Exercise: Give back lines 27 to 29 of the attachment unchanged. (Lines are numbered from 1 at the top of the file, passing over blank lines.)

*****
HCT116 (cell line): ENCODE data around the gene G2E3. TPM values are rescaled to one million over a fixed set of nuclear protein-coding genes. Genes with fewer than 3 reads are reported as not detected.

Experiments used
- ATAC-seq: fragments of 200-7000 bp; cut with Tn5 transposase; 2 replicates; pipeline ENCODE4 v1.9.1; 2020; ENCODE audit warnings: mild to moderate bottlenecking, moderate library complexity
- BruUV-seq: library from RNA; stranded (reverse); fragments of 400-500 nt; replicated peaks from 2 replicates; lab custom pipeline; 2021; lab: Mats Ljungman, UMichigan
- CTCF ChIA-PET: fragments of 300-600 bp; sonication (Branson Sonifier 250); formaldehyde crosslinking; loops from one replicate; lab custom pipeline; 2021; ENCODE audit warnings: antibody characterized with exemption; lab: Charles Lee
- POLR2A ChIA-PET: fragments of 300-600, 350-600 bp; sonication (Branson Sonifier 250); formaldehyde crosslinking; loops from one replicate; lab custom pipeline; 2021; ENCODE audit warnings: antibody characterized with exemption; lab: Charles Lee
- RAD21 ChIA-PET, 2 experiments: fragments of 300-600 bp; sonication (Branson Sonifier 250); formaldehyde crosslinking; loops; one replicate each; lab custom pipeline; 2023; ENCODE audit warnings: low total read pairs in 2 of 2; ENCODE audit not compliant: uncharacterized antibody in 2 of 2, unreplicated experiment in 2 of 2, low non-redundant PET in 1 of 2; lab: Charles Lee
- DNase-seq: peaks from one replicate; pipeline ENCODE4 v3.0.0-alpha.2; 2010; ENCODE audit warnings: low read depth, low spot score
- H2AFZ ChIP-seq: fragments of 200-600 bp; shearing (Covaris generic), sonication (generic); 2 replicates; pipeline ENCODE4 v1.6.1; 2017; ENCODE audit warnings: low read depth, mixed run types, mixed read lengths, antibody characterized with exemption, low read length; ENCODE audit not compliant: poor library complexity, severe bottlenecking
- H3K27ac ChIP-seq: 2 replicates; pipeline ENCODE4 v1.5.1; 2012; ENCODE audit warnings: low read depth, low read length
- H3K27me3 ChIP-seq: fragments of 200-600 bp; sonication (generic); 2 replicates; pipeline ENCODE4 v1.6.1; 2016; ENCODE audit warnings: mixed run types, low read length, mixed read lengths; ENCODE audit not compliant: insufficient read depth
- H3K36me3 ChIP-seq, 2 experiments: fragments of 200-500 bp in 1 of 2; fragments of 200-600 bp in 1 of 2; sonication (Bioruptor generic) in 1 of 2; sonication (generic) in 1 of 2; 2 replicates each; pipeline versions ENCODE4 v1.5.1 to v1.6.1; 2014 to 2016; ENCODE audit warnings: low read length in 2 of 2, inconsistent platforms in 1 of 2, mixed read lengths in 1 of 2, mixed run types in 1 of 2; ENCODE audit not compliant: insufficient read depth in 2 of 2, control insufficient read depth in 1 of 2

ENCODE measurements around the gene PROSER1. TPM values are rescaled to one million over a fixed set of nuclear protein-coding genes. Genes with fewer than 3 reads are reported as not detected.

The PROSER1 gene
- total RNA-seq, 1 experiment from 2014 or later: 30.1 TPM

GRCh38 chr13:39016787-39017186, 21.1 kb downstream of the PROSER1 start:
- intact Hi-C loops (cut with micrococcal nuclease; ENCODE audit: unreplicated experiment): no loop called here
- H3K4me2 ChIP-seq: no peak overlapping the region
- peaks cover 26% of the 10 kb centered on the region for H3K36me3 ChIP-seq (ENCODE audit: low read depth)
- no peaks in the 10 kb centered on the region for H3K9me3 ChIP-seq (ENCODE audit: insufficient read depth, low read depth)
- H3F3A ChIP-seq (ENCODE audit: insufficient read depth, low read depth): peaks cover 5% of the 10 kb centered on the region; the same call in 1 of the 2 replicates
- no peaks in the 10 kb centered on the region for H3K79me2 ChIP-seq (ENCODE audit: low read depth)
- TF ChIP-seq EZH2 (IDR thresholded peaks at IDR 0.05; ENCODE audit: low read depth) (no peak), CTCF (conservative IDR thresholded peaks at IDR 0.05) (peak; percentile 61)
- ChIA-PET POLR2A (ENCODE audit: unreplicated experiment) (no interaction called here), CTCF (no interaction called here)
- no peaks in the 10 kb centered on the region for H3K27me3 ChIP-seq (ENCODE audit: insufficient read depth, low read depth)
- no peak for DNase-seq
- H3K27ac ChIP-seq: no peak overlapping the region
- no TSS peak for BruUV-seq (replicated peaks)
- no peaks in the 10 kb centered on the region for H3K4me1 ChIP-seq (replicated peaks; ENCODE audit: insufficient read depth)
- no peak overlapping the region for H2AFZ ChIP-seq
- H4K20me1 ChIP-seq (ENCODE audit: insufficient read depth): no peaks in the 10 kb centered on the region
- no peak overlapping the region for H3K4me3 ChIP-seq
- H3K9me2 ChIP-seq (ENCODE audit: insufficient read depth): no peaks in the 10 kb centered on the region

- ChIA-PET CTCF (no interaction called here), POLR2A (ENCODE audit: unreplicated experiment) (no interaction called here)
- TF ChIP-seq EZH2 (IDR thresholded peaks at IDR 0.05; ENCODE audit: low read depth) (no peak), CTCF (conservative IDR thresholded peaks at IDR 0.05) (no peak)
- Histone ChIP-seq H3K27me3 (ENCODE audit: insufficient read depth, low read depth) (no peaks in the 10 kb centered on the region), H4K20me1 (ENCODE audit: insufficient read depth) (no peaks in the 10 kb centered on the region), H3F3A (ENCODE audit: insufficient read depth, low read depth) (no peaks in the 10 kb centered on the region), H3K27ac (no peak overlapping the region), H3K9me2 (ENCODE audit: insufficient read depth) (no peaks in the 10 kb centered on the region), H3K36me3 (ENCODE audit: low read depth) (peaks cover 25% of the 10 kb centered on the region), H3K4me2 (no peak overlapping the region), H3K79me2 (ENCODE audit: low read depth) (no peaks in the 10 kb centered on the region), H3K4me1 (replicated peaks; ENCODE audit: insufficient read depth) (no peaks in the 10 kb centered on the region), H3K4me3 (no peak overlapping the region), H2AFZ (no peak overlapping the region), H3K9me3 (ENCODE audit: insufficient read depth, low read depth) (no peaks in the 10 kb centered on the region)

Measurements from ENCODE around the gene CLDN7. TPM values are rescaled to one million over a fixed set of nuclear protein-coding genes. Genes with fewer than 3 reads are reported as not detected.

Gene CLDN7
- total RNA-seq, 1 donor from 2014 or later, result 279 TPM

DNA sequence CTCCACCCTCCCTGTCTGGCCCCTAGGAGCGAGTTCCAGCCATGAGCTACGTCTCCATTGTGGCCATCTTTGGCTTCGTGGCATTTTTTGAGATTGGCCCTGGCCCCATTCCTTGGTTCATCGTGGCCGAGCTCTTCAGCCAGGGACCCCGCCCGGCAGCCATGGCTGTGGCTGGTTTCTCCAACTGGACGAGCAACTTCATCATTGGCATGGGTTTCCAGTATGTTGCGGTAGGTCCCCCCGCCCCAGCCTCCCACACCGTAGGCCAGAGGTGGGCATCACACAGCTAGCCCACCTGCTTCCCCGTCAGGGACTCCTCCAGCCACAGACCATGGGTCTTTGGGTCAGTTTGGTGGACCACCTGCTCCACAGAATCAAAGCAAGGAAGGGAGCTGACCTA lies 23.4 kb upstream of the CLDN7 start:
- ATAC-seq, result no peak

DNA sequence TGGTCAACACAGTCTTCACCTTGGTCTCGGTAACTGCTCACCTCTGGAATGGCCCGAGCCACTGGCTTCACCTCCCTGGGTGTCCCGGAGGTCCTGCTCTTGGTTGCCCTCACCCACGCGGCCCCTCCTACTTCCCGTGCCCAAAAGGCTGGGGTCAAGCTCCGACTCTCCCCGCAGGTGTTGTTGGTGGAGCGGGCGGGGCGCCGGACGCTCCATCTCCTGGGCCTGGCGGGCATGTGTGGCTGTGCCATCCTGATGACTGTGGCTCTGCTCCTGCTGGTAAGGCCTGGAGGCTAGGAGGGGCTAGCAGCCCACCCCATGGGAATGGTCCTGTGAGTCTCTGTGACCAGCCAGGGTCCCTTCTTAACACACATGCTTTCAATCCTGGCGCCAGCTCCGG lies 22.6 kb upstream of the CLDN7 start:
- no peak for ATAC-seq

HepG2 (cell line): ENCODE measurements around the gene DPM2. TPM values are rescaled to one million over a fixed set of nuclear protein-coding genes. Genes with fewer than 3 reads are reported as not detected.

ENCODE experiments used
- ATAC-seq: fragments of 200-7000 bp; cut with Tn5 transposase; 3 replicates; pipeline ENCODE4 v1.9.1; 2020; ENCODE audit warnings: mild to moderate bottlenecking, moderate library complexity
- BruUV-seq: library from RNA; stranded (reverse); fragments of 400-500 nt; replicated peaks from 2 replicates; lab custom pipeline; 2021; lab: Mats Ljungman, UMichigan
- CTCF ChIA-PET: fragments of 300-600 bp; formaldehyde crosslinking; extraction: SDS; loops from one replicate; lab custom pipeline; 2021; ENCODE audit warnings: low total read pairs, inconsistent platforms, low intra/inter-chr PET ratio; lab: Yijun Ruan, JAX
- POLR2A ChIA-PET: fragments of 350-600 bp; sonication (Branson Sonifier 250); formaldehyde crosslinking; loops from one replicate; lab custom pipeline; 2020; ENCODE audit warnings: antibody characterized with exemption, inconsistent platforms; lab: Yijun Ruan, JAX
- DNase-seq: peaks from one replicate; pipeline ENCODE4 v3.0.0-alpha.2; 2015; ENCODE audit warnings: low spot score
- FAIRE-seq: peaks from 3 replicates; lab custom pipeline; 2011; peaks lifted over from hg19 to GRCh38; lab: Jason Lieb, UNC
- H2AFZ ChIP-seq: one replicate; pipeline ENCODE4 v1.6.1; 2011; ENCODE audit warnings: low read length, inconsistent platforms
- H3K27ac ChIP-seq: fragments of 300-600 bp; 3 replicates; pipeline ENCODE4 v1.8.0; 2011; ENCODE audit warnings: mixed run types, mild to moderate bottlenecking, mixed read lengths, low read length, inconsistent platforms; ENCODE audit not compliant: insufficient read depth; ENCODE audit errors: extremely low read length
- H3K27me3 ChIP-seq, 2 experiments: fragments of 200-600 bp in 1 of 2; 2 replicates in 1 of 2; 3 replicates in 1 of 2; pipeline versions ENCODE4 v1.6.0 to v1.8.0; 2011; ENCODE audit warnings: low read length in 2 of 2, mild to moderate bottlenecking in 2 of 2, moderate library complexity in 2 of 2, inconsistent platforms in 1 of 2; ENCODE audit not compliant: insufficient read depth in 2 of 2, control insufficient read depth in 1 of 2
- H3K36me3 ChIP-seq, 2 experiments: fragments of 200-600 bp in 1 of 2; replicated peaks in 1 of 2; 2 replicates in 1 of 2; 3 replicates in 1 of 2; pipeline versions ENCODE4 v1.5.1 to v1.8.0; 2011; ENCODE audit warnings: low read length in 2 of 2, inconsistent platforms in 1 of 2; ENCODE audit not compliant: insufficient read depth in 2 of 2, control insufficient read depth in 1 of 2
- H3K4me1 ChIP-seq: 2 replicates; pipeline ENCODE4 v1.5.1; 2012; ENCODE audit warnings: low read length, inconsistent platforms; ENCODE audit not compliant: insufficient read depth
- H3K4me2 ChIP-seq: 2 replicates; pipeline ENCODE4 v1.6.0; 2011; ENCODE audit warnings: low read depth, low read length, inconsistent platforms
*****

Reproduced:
- H3K27ac ChIP-seq: no peak overlapping the region
- no TSS peak for BruUV-seq (replicated peaks)
- no peaks in the 10 kb centered on the region for H3K4me1 ChIP-seq (replicated peaks; ENCODE audit: insufficient read depth)